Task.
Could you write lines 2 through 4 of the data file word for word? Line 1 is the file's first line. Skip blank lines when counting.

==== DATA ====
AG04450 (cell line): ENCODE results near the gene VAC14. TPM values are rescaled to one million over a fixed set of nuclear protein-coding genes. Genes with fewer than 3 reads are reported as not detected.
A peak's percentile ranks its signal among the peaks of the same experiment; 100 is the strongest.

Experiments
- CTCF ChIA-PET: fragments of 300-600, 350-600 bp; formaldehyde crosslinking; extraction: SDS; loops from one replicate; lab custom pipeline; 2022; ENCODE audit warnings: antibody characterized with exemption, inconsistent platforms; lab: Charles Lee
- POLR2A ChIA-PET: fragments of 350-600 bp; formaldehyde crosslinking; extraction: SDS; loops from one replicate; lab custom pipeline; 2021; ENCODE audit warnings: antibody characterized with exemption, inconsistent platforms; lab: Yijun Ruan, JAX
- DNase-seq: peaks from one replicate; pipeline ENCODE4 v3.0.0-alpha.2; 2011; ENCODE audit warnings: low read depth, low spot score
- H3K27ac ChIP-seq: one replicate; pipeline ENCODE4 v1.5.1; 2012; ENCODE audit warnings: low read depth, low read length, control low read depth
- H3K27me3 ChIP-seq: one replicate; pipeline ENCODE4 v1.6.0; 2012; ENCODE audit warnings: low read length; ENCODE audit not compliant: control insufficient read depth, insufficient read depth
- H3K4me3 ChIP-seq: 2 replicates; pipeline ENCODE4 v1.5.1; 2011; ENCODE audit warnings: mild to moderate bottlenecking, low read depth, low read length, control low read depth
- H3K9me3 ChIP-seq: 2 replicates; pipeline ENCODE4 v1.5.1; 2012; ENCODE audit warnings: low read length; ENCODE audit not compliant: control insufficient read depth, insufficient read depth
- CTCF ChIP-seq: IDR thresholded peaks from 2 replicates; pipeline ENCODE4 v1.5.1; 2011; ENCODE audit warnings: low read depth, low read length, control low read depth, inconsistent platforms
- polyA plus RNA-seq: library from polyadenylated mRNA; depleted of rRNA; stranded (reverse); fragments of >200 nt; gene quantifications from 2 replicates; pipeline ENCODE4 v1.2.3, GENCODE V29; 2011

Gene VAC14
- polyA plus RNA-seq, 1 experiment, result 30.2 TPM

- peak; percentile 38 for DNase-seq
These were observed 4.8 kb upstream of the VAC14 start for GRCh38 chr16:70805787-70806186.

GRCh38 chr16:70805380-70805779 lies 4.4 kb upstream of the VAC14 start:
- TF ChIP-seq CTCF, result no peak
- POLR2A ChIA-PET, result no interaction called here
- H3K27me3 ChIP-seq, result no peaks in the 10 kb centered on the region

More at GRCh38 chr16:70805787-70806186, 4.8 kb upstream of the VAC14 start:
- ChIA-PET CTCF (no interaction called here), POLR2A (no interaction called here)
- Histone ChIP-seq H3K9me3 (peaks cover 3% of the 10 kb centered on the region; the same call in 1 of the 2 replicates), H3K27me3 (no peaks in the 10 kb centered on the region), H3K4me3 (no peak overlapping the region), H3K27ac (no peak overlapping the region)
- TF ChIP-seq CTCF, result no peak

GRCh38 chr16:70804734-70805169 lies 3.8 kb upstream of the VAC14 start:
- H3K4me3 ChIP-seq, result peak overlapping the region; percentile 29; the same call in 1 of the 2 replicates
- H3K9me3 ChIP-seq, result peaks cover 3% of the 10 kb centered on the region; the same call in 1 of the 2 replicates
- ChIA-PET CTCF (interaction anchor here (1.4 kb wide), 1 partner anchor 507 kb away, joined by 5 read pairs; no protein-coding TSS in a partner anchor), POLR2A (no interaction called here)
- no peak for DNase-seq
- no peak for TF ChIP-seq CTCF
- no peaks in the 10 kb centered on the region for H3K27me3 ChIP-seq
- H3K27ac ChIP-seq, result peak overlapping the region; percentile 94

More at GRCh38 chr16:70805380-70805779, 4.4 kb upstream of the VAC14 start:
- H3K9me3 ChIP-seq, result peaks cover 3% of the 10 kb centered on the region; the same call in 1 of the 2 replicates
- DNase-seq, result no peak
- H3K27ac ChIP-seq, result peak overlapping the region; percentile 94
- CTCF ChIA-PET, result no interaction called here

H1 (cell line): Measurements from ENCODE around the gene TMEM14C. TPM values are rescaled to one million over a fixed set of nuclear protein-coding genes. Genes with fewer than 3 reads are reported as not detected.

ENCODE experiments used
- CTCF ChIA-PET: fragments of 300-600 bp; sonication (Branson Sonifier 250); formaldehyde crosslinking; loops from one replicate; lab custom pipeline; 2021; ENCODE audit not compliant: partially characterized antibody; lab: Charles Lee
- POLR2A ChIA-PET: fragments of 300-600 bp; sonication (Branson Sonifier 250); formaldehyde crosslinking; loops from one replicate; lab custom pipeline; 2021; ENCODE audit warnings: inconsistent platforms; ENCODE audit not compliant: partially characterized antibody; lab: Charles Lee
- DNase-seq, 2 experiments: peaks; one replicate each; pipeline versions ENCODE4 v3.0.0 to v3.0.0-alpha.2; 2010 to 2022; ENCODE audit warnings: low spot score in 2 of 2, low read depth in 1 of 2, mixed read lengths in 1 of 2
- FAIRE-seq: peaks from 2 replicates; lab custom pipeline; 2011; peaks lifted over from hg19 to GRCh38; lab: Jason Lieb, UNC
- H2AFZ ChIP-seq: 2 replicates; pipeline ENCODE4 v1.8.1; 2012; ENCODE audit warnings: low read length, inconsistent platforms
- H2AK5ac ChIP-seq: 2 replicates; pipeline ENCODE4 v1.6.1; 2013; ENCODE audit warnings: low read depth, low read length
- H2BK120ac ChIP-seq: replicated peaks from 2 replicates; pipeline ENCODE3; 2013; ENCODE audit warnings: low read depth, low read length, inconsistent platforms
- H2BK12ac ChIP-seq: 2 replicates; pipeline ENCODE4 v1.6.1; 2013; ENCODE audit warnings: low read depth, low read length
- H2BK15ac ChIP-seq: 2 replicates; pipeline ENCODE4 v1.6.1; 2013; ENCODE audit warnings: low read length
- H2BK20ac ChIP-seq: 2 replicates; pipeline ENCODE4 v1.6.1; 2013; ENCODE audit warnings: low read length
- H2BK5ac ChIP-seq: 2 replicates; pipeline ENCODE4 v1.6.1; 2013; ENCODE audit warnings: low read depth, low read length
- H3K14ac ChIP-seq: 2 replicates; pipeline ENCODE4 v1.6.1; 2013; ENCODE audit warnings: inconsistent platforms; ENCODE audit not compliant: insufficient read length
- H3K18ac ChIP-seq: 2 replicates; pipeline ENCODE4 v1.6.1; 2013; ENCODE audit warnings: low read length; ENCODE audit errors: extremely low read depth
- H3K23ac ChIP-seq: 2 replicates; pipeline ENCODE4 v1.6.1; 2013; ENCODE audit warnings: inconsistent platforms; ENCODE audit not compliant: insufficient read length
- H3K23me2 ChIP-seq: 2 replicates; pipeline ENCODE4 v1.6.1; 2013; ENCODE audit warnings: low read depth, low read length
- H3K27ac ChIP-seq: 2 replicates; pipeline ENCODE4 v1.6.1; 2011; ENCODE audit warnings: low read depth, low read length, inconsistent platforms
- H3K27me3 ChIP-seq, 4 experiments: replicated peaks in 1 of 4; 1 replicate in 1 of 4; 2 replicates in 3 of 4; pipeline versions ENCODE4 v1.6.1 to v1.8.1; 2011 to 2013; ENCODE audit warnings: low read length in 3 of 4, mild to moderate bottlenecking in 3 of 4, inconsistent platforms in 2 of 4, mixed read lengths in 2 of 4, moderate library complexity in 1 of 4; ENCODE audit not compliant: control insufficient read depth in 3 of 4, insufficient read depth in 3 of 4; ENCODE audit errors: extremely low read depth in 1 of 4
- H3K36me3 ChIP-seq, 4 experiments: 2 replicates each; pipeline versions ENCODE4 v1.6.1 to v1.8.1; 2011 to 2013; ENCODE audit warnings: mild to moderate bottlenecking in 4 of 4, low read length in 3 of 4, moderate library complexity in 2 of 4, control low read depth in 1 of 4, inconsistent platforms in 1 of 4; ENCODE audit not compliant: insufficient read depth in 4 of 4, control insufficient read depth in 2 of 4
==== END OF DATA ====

A peak's percentile ranks its signal among the peaks of the same experiment; 100 is the strongest.

Experiments
- CTCF ChIA-PET: fragments of 300-600, 350-600 bp; formaldehyde crosslinking; extraction: SDS; loops from one replicate; lab custom pipeline; 2022; ENCODE audit warnings: antibody characterized with exemption, inconsistent platforms; lab: Charles Lee